• “When little boys whine, it’s like saying to the kidnappers, ‘Take me first!’”
  • Don’t slide down the banister or you’ll injure your goo-goo, and that’s all some men have going for them.”

6. Danny Tanner/Jesse Katsopolis/Joey Gladstone, “Full House.” Three men, three girls, and Comet. “Full House” is such a fantastic example of the ways in which alternative parenting arrangements really can work. Getting past the cookie-cutter perfect world in which the Tanners and Co. lived, you’ll find some great collaborative parenting. Uncle Jesse taught those kids that music is important, and a vital part of a child’s education. Uncle Joey taught us that father-figures can both play hockey and nail comedy. (Still holding onto that one, Uncle Joey!) If you think that men can raise children together, and teach them everything they need to know about life, well, you got it, dude.

Tip: If Danny Tanner taught us one thing, it was that clean is good; dirt is bad. But if he taught us two things, the other would be this. “How a person looks on the outside, isn’t nearly as important as who they are on the inside.”

5. Harriette Winslow, “Family Matters.” One of my favorites, no questions asked. Harriette Winslow was a mother who never took “no” for an answer. She was a principled and opinionated woman who loved her children deeply, and later expanded her own family through adoption. Harriette lost her job when she refused to fire her staff during budget cuts, standing up for those under her care, even at her own expense. She taught her children to stand up for themselves, and for the beliefs they held dear. And even though her daughter Judy disappeared from the show and her whereabouts remained unaddressed by the show, she’s still dynamite in my book.

Tip: Kids getting out of hand? Husband giving you attitude? Google “Harriette Winslow side-eye” and thank me when you’re done learning the fastest way to win any and every argument. This is, essentially, not just a lesson for gay dads, but for humans everywhere.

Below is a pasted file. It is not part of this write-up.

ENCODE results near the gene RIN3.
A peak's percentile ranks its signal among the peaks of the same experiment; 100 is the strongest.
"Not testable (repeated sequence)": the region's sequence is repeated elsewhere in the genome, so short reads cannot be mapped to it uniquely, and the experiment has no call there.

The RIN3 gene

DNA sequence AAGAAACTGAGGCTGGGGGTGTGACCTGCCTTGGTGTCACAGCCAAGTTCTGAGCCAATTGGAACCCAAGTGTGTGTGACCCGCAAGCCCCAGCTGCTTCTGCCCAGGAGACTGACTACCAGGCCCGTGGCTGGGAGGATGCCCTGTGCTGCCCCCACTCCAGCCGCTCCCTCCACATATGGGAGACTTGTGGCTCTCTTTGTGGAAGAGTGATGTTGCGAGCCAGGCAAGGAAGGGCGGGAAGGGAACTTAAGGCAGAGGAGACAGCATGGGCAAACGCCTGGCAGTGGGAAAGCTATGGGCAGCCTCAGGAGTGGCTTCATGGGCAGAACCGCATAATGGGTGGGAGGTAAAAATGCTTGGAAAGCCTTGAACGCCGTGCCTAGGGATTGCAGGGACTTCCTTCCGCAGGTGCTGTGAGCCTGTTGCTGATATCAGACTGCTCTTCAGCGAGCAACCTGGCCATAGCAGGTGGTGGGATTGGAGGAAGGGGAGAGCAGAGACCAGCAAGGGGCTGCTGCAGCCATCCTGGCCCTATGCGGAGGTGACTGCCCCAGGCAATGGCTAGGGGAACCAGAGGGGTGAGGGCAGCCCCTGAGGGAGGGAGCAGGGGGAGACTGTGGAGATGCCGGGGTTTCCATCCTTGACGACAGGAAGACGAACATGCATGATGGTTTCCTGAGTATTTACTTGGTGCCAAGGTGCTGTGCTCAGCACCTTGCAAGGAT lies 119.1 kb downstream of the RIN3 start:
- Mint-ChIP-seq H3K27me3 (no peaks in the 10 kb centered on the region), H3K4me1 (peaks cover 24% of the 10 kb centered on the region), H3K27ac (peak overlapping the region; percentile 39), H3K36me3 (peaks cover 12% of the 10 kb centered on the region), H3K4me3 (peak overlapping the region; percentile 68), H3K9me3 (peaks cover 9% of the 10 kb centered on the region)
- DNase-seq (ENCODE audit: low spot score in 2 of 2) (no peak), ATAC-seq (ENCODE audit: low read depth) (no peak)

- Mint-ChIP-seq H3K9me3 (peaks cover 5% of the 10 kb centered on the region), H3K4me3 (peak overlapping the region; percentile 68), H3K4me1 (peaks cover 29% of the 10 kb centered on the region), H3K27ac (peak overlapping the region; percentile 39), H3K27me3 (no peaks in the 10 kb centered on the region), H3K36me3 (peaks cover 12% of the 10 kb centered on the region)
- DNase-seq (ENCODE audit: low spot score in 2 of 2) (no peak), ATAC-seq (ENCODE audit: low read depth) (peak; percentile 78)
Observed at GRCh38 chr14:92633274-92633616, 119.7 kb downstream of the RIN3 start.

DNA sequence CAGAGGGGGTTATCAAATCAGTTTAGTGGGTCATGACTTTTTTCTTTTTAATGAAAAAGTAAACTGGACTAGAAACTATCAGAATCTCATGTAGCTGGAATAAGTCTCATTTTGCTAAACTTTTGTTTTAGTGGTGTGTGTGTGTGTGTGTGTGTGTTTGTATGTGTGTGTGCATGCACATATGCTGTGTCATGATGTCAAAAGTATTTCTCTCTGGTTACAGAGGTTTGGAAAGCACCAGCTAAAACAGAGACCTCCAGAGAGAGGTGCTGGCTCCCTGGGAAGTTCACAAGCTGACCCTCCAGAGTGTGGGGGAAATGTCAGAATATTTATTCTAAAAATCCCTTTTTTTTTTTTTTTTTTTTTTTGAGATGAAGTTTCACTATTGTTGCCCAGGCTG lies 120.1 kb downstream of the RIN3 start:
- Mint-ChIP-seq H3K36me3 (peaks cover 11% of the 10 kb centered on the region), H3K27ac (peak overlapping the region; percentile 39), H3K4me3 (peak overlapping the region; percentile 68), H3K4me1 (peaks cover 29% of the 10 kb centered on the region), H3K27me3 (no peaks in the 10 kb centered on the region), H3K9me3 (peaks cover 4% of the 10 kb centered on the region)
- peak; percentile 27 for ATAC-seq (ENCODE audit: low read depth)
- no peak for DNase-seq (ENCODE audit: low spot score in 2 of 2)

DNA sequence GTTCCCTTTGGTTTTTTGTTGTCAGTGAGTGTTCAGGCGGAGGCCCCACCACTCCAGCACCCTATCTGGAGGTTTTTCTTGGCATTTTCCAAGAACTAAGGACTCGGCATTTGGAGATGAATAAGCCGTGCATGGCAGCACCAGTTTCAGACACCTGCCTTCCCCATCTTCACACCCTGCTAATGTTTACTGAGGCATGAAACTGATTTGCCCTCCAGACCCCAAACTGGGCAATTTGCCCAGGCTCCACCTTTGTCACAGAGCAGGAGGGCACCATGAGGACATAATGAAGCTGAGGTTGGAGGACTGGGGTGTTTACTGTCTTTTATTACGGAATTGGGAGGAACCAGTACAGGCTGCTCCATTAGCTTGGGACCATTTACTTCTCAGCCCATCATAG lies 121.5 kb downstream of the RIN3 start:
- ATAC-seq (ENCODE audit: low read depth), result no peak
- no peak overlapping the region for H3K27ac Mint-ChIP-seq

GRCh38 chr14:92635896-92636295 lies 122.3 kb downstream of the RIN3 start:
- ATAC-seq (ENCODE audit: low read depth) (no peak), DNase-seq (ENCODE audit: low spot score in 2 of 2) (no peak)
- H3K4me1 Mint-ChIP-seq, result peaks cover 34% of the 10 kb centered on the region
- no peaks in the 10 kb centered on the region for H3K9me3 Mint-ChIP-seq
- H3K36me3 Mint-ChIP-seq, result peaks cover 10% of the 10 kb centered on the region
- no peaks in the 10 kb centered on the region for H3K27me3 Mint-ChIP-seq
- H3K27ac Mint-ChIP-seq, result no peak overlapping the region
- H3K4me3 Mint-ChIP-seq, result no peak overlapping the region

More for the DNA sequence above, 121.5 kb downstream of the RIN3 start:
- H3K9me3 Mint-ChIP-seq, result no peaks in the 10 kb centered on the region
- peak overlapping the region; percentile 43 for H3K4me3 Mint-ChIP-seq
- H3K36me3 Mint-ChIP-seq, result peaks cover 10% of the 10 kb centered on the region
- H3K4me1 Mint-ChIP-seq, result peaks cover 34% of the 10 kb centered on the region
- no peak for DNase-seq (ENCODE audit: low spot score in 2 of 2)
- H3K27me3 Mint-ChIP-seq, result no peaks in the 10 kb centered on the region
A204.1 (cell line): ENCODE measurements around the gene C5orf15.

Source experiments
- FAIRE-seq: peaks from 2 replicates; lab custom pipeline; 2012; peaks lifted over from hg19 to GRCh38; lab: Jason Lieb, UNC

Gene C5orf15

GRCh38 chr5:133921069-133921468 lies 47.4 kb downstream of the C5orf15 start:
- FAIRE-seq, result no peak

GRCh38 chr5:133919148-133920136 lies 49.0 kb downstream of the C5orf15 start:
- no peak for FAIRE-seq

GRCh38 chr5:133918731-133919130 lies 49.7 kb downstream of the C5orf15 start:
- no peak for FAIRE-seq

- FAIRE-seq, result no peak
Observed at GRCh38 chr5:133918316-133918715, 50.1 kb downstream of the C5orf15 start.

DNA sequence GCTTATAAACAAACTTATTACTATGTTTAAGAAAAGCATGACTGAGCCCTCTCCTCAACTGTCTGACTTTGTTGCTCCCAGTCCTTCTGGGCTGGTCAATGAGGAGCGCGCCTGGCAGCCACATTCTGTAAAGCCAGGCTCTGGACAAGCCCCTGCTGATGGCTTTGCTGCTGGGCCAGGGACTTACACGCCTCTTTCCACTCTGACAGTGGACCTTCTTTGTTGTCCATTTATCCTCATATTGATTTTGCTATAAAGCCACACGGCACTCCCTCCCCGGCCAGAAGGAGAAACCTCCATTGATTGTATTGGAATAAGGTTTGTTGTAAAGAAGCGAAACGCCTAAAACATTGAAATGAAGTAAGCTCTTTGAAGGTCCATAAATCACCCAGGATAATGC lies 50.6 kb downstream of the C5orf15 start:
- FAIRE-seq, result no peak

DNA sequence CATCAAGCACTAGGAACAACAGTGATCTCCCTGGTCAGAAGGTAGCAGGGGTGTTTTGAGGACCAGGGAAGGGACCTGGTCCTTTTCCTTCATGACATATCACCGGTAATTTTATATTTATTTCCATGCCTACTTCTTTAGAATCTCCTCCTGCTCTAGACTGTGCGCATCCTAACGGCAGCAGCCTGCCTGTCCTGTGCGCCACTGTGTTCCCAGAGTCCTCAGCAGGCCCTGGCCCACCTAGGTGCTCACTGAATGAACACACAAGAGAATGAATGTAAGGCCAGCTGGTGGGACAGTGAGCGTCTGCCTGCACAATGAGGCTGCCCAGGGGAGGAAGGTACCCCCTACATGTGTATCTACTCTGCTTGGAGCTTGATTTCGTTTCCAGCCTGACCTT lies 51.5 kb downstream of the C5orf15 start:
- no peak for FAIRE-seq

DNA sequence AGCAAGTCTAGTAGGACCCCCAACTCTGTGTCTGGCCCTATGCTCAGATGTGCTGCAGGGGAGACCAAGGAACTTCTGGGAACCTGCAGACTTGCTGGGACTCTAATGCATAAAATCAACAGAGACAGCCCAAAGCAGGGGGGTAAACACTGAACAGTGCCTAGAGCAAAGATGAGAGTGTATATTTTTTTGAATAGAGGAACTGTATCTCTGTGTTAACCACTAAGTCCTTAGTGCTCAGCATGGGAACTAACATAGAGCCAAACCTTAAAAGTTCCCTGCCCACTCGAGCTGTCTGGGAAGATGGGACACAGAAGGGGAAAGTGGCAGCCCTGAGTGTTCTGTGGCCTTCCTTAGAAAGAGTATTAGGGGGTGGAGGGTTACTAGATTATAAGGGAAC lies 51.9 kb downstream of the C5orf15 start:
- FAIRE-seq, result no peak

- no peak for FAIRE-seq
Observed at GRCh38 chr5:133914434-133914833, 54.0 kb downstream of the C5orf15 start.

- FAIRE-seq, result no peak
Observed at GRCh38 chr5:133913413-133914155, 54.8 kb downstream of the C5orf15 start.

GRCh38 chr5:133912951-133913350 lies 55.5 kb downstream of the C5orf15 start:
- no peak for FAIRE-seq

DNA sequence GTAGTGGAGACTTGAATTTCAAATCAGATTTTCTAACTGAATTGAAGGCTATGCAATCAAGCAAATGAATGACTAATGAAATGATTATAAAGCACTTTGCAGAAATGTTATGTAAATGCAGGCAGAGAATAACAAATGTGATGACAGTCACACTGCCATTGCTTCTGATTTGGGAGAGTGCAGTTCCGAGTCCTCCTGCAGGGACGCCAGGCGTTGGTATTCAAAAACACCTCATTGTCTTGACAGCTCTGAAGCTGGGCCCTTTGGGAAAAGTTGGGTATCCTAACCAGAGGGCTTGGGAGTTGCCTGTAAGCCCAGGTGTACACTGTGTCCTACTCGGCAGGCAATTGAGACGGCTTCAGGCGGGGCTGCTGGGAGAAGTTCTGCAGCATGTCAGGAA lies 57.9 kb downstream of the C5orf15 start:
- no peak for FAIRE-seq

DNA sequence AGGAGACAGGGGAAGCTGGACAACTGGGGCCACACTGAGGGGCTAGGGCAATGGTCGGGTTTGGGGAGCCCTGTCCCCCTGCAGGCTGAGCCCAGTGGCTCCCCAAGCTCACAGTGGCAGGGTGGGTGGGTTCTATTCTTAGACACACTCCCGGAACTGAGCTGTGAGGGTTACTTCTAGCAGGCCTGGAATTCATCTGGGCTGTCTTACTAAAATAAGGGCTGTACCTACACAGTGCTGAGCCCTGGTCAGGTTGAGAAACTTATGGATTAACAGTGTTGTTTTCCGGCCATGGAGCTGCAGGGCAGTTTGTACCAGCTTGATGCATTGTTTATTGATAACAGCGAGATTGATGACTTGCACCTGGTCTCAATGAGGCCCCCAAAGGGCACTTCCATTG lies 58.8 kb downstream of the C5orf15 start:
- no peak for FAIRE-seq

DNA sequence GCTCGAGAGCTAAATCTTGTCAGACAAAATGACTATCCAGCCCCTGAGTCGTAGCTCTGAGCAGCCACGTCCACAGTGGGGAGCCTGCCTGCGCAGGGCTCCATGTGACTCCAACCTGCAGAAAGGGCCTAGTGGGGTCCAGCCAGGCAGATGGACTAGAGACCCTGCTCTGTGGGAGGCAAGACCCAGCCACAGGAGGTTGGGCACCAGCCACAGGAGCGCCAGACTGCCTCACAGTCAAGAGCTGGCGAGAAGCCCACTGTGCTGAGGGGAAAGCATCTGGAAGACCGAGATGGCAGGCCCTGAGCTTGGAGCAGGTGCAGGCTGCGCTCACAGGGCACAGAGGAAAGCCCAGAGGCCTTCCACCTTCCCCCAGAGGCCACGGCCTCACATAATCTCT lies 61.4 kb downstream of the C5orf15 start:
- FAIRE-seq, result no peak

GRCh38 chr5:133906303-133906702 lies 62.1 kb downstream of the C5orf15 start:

4. Roseanne Conner, “Roseanne.” Say what you will about her crass style, loud voice, and short fuse, but Roseanne was one of the first examples of a TV mom whose life even vaguely looked like mine as a kid. Being a parent means having to sacrifice for your family, and whether it was working on a factory line, or as a waitress in a diner, Roseanne worked her ass off to provide enough to make ends meet for her kids. The lessons I learned from Roseanne were very similar to the lessons I now realize I learned from my own mom. Work might suck, but if it’s keeping your kids fed and clothed, then it’s work worth doing.

Tip: Don’t ever let your kids play one dad against the other, and don’t let your child compare you to other parents. When told by her daughter that “Cindy Clark’s mother let her babysit when she was only 9”, Roseanne’s response was simple. “Well, Cindy Clark’s mother is a drunken slut.” Roseanne, 1. Becky, 0.

3. Joyce Summers, “Buffy The Vampire Slayer.” Your child will develop his or her own unique interests, and will have talents that are individual, and that might not make a lot of sense to you. Joyce Summers is a fantastic mother who supported her daughter Buffy, in her quest to eradicate the forces of darkness from the world, slaying vampires and demons while her daughter fell in a love with a vampire whose soul had been restored, but later lost again. Maybe your kid will just be good at math. Support that.

Tip: It’s hard to watch your children and their friends go through rough times, but be prepared to play the supporting role when called upon. Like Joyce told Buffy, “I know you’re afraid. I know the world feels like a hard place, sometimes. But you’ve got people who love you. Your dad and I, we have all the faith in the world in you. We’ll always love you. You have got a world of strength in your heart. I know you do. You just have to find it again. Believe in yourself.”